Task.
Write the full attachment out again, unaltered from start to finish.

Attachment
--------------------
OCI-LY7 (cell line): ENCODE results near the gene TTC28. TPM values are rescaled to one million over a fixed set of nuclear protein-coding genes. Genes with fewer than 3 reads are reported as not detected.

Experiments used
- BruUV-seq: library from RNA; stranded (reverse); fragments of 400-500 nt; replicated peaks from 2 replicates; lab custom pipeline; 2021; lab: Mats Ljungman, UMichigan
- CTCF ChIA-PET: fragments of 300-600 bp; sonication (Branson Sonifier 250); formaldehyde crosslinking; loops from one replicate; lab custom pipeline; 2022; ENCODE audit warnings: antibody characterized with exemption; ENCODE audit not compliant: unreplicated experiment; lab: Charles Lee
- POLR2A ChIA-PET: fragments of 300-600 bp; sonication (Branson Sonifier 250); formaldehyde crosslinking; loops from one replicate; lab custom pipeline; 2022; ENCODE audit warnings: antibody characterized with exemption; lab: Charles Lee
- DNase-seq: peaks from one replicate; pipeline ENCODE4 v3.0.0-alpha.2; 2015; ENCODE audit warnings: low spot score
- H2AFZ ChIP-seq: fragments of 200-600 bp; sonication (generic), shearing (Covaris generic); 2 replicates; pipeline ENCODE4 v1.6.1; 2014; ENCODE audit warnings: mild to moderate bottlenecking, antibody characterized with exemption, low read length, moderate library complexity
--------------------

OCI-LY7 (cell line): ENCODE results near the gene TTC28. TPM values are rescaled to one million over a fixed set of nuclear protein-coding genes. Genes with fewer than 3 reads are reported as not detected.

Experiments used
- BruUV-seq: library from RNA; stranded (reverse); fragments of 400-500 nt; replicated peaks from 2 replicates; lab custom pipeline; 2021; lab: Mats Ljungman, UMichigan
- CTCF ChIA-PET: fragments of 300-600 bp; sonication (Branson Sonifier 250); formaldehyde crosslinking; loops from one replicate; lab custom pipeline; 2022; ENCODE audit warnings: antibody characterized with exemption; ENCODE audit not compliant: unreplicated experiment; lab: Charles Lee
- POLR2A ChIA-PET: fragments of 300-600 bp; sonication (Branson Sonifier 250); formaldehyde crosslinking; loops from one replicate; lab custom pipeline; 2022; ENCODE audit warnings: antibody characterized with exemption; lab: Charles Lee
- DNase-seq: peaks from one replicate; pipeline ENCODE4 v3.0.0-alpha.2; 2015; ENCODE audit warnings: low spot score
- H2AFZ ChIP-seq: fragments of 200-600 bp; sonication (generic), shearing (Covaris generic); 2 replicates; pipeline ENCODE4 v1.6.1; 2014; ENCODE audit warnings: mild to moderate bottlenecking, antibody characterized with exemption, low read length, moderate library complexity